parent process cmdstring(child)

stdout fp

fp = popen( command, “w”)

parent process cmdstring(child)

stdin

fp

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Implementing popen and pclose

ƒ We have to keep the PIDs of child processes to synchronize.

ƒ popen and pclose could be called several times in a process.

ƒ How to keep the PIDs?

ƒ We have to close the files opened by the

child processes whose PIDs may not be

available.

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Another example

ƒ An application to write a prompt to standard output and read a line from standard input.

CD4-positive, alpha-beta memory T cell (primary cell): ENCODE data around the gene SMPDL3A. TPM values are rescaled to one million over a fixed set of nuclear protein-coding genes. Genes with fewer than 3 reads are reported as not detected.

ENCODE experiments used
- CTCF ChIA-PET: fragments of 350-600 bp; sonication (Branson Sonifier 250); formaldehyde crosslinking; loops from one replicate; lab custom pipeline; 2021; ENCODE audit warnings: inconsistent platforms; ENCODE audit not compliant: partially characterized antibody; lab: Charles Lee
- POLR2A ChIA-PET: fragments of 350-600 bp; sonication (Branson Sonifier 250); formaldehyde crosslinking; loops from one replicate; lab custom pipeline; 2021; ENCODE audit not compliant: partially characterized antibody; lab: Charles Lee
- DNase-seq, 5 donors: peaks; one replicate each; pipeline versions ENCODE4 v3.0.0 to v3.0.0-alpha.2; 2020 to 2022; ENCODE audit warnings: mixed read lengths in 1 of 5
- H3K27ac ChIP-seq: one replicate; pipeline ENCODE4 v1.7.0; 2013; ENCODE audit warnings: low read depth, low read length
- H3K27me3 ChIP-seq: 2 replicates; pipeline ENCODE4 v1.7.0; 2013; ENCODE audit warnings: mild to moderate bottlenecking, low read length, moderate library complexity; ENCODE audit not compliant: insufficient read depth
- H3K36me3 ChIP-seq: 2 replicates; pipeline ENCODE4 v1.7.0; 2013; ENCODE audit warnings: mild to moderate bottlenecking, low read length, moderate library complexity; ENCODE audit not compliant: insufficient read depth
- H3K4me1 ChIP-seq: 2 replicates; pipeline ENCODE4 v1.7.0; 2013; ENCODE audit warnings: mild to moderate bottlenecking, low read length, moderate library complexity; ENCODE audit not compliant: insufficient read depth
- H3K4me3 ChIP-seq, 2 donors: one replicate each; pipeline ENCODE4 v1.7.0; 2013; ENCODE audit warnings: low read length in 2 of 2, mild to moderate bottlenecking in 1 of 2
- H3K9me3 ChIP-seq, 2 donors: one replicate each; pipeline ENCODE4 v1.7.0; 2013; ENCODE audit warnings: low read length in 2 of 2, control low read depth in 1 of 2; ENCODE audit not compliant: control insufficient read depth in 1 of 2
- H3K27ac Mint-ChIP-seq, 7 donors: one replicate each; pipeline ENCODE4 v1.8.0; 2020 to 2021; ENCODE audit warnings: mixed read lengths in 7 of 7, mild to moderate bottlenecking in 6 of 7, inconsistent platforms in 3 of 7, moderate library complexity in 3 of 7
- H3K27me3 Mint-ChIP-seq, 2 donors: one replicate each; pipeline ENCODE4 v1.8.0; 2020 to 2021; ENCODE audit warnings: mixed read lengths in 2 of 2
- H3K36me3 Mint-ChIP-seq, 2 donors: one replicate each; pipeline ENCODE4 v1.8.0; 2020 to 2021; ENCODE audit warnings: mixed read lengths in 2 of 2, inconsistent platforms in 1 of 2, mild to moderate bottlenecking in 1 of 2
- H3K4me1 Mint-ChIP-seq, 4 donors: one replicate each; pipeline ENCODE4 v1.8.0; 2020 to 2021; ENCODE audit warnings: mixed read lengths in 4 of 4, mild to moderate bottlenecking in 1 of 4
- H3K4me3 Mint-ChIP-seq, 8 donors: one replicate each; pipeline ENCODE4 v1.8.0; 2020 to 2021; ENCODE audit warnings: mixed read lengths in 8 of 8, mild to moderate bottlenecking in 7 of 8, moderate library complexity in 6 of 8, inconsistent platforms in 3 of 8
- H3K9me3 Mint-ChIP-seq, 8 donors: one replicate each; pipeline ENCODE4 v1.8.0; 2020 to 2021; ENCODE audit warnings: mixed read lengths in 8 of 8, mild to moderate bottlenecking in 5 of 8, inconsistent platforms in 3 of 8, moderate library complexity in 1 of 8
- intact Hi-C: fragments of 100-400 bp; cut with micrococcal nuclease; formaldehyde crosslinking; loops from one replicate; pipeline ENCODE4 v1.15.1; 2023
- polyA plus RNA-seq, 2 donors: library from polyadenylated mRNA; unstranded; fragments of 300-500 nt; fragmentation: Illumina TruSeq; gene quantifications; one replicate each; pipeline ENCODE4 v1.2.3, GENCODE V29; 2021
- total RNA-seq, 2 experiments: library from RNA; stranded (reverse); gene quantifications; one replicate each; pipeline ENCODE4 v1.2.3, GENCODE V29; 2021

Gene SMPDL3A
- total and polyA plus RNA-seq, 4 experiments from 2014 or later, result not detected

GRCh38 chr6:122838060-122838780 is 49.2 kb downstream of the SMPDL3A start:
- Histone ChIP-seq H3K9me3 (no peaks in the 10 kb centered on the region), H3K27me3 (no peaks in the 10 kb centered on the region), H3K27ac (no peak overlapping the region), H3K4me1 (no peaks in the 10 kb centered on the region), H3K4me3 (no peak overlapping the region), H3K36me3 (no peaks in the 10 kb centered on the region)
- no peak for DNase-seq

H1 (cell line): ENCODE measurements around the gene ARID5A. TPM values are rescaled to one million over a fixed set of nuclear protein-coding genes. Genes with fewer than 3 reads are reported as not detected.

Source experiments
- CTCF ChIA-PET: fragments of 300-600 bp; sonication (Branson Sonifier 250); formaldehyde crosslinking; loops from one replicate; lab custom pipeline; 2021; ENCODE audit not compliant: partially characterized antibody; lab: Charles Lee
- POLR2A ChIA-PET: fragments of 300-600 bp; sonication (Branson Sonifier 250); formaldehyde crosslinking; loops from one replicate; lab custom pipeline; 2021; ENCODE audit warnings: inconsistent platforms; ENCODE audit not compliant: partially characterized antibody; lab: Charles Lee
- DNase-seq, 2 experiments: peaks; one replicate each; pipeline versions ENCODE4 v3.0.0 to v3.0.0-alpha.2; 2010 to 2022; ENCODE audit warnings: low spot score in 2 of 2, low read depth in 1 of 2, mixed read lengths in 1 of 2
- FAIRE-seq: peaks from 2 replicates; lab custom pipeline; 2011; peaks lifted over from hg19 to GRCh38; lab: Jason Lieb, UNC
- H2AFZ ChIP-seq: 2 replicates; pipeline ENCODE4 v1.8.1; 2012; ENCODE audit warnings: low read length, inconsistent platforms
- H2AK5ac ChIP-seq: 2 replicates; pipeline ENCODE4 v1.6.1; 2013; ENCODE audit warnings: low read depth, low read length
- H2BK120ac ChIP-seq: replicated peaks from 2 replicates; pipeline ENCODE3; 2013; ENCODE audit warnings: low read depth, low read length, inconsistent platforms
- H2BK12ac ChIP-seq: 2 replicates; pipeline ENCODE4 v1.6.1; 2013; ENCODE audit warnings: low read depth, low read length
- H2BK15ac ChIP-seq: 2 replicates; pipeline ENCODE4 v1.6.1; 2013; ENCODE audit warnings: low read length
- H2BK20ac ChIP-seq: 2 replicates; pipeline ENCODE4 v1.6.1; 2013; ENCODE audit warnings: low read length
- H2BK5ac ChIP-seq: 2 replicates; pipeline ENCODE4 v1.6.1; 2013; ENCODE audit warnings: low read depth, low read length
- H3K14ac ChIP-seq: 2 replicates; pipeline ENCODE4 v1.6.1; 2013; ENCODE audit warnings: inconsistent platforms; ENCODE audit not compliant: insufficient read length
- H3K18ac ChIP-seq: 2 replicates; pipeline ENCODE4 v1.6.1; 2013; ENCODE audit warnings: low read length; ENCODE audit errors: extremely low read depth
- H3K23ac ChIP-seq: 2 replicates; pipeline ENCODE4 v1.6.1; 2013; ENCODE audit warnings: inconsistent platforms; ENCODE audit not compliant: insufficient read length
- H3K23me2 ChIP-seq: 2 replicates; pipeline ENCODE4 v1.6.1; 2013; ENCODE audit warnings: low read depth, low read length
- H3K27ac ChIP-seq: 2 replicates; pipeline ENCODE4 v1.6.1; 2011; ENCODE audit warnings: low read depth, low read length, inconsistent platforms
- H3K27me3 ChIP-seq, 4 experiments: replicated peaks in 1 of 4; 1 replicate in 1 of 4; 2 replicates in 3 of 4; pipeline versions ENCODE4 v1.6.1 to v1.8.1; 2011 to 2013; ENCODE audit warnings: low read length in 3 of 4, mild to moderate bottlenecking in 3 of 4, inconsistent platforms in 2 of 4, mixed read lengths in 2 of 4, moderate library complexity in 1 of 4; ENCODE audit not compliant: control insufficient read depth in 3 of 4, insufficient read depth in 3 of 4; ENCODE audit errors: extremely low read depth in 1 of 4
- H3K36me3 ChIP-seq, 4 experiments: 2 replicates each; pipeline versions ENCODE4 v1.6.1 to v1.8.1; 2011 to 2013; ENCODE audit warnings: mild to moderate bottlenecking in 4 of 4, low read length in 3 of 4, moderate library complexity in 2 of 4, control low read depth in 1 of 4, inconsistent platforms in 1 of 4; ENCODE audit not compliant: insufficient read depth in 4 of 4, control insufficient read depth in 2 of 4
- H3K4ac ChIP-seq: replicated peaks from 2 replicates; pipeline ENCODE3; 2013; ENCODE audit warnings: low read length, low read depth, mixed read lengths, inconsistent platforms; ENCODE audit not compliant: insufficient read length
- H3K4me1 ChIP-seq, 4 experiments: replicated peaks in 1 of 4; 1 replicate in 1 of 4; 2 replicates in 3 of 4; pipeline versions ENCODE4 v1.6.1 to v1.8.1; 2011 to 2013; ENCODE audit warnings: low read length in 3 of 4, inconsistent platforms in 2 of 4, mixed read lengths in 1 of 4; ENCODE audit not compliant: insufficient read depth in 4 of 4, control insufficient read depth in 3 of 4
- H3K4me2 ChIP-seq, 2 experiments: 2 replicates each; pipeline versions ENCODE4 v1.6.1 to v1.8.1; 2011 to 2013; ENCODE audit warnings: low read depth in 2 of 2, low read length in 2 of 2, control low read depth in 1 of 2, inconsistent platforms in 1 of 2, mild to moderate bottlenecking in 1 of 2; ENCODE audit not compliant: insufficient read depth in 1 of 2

user at a terminal prompt

parent process

stdout

userinput

USERINPUT

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Another example

ƒ An application to write a prompt to standard output and read a line from standard input.

user at a terminal

user input prompt

popen pipe

parent process filter program

stdout

stdin

stdout

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Coprocesses

ƒ Coprocesses: a process runs in the

background from a shell and its standard input and output are connected to another program.

ƒ Who are providing coprocesses?

ƒ KornShell provides coprocess

ƒ Bourne shell and C shell do not.

stdout stdin fd1[1]

fd0[0]

parent process child process (coprocess)

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An example of Co-Process

ƒ Program 14.8 is a simple co-process that reads two numbers from its stdin and writes the sum to its stdout.